Russia warns the US, abandoning the nuclear arms treaty would be a risky move

Due to what the Kremlin described as US efforts to hand Moscow a “strategic defeat” in the Ukraine conflict, Russia has warned the United States that the final remaining tenet of a nuclear arms control treaty between Moscow and Washington could fall in 2026 without a replacement.

On Monday, the RIA state news agency was informed by Deputy Foreign Minister Sergei Ryabkov that it is “quite a possible scenario” that no such treaty will exist after 2026.

“The United States has also been accused of ignoring Russia’s interests and dismantling the majority of the architecture of arms control in recent years,” said Russia’s top arms control diplomat. This could very well happen to New START. We are prepared for such a circumstance.”

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In July 1991, US President George H. W. Bush and Soviet President Mikhail Gorbachev signed START, which was later renamed START I. It prohibited both countries from deploying more than 6,000 nuclear warheads on top of 1,600 intercontinental ballistic missiles (ICBMs) and bombers.

President Bush and Boris Yeltsin, the then-president of Russia, signed START II in January 1993, but it fell apart and was never implemented.

The New START, or START III, was signed in April 2010 by then-US President Barack Obama and then-Russian President Dmitry Medvedev. Under this agreement, both sides agreed to reduce the number of strategic nuclear warheads deployed to 1,550, the lowest level in decades. START I came to an end in late 2009, and its replacement, the New START, was signed in its place. However, it does not restrict the thousands of nuclear warheads that are still operationally inactive in the US and Russian stockpiles.

United States President Joe Biden and his Russian counterpart Vladimir Putin extended the New START agreement in February 2021 until February 4, 2026. The already strained ties between the two powers will be further weakened if the agreement is not extended.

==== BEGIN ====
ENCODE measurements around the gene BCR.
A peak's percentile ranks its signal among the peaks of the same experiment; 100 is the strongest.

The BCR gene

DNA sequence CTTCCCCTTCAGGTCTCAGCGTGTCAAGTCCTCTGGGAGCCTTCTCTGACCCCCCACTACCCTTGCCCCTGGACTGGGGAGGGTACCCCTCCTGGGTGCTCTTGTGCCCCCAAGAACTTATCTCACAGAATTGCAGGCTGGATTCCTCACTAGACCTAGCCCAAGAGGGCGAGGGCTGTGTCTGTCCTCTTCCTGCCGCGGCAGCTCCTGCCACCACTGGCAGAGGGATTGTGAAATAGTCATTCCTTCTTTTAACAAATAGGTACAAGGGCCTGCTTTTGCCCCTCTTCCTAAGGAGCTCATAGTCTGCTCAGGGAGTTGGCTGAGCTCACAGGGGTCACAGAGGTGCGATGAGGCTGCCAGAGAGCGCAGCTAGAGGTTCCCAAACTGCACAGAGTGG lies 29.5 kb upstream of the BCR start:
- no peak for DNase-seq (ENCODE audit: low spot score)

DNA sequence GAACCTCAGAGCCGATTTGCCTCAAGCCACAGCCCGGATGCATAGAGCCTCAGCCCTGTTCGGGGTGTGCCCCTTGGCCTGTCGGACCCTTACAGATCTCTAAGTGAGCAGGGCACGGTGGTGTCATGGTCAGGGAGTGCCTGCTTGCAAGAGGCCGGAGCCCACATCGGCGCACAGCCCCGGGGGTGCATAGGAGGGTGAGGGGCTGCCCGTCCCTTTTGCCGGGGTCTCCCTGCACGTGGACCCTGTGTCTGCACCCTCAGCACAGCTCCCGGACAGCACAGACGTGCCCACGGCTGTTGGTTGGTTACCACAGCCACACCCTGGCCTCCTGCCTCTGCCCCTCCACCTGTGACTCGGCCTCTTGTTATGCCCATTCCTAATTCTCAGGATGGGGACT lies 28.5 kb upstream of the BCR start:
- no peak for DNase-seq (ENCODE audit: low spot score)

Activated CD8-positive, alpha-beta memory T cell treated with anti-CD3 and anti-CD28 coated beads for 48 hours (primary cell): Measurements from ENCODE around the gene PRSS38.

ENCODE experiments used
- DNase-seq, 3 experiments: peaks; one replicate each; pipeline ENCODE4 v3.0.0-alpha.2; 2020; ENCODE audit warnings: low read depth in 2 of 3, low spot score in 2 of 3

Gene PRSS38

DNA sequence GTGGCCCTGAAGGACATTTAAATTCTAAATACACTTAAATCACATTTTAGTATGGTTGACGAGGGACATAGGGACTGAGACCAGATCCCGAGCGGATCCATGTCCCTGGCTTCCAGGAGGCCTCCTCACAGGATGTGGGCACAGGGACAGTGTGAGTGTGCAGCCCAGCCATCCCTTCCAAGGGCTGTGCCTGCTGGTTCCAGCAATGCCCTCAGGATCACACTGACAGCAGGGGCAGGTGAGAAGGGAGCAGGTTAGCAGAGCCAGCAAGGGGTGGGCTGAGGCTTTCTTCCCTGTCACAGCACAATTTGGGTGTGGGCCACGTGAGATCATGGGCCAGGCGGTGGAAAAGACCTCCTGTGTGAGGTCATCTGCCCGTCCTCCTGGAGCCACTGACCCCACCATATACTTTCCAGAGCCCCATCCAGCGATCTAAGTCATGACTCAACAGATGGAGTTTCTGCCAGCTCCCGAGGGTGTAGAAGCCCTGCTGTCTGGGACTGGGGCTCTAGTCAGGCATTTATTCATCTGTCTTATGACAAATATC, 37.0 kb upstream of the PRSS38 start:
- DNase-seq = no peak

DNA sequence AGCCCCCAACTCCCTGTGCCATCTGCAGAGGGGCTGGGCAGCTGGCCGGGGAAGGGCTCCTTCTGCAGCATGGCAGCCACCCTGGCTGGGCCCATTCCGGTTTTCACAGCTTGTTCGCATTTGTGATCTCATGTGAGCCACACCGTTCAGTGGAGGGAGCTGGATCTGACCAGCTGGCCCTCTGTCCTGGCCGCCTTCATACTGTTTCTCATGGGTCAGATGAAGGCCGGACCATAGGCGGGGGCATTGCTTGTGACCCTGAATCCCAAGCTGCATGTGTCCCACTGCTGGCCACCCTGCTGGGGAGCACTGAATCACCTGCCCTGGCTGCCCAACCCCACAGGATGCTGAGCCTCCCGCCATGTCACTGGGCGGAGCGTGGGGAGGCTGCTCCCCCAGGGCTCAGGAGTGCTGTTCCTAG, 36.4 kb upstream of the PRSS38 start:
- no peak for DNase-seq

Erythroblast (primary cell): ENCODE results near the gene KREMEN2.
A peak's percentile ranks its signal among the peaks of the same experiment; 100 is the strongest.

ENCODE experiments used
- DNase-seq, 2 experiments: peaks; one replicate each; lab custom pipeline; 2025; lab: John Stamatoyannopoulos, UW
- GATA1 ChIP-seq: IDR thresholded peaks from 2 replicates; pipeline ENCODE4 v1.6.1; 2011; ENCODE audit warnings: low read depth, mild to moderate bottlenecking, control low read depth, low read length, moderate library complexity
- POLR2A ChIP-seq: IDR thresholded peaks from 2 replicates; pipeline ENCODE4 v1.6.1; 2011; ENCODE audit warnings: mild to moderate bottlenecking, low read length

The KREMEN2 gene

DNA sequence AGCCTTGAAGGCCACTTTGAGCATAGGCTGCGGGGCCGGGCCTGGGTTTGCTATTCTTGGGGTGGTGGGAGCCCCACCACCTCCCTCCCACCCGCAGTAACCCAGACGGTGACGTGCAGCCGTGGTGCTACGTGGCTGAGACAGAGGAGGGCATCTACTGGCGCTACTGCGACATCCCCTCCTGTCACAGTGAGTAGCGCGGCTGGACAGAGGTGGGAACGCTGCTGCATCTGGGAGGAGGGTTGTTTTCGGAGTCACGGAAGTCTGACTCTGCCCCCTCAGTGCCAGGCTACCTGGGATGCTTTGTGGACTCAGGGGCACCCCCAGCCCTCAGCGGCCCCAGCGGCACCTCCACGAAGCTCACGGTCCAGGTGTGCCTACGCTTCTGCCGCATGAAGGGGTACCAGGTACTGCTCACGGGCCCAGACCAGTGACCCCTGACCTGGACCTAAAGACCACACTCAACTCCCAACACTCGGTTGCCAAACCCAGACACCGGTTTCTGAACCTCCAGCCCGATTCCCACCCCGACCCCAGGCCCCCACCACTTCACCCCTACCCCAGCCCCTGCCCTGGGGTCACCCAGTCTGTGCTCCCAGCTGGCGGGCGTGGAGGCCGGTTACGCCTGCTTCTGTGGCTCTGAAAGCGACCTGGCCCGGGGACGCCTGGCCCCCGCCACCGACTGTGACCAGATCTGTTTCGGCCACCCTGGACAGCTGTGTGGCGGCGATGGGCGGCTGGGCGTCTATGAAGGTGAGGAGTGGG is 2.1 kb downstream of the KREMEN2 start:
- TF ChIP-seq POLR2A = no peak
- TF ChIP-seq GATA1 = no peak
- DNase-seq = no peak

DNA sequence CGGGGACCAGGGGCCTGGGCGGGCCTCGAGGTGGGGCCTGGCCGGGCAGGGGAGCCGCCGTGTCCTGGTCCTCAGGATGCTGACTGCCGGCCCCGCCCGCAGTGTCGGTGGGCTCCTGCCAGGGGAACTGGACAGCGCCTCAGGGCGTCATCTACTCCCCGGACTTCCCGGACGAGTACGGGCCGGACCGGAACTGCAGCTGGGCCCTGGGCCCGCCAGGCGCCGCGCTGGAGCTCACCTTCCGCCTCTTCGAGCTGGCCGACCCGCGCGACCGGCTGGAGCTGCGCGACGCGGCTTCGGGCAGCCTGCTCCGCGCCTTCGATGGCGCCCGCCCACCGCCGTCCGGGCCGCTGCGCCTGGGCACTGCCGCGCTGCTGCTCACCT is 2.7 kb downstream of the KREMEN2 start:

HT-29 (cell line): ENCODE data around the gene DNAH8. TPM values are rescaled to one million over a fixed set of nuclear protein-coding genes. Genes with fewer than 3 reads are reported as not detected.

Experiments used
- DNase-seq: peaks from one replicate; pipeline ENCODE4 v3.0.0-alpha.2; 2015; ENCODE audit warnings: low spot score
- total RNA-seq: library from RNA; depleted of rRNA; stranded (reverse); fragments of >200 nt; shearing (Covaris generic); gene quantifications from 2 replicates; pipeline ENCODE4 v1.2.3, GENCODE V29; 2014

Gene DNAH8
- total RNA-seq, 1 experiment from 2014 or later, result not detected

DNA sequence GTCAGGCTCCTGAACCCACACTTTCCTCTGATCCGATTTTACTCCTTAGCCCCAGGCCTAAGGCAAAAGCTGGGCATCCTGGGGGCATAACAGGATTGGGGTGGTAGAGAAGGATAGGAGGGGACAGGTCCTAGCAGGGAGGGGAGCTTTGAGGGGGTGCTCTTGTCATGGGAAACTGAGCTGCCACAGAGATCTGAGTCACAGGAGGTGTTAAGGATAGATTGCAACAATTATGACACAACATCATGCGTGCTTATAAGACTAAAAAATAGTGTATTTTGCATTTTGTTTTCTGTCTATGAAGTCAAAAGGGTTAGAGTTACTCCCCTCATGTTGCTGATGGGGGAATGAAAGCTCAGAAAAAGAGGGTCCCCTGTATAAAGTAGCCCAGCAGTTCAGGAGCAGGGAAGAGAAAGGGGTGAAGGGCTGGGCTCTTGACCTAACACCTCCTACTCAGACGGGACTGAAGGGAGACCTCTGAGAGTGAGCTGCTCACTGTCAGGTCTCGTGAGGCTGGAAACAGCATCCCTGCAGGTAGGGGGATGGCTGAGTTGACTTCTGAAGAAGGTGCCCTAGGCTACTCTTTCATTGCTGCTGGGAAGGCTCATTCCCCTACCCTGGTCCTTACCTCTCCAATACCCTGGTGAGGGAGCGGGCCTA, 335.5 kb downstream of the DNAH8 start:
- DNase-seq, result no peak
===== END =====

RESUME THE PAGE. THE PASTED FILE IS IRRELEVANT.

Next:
Monday’s remarks by Ryabkov served as a warning to the United States that its continued military support for Ukraine could damage the last significant bilateral arms control treaty with Russia after the Cold War.

Over 1 million 155mm artillery rounds, more than 1,600 Stinger anti-aircraft rocket systems, 8,500 Javelin anti-tank missile systems, and more than $27 billion in security assistance have been provided by the United States to the former Soviet republic of Ukraine since the outbreak of war on February 24, 2022.

Ryabkov stated, “The US line of inflicting strategic defeat on Russia has held the entire situation in the sphere of security, including arms control, hostage.” Using every tool in our arsenal, we will fight back against this as hard as we can.

The talks between the United States and Russia on resuming inspections under New START were called off at the last minute in November 2022. A timetable for new talks was not agreed upon by the parties.

“Expiration of the Treaty without a follow-on agreement would leave Russia free to expand strategic nuclear forces that are now constrained, as well as novel intercontinental-range and regional systems that are not currently limited by the Treaty,” the United States stated in its 2022 Nuclear Posture Review.

“Russia is pursuing several novel nuclear-capable systems designed to hold the US homeland or Allies and partners in danger, some of which are also not accountable under New START,” it added, was another claim. The United States of America and Russia still possess approximately 90% of all nuclear warheads in the world.


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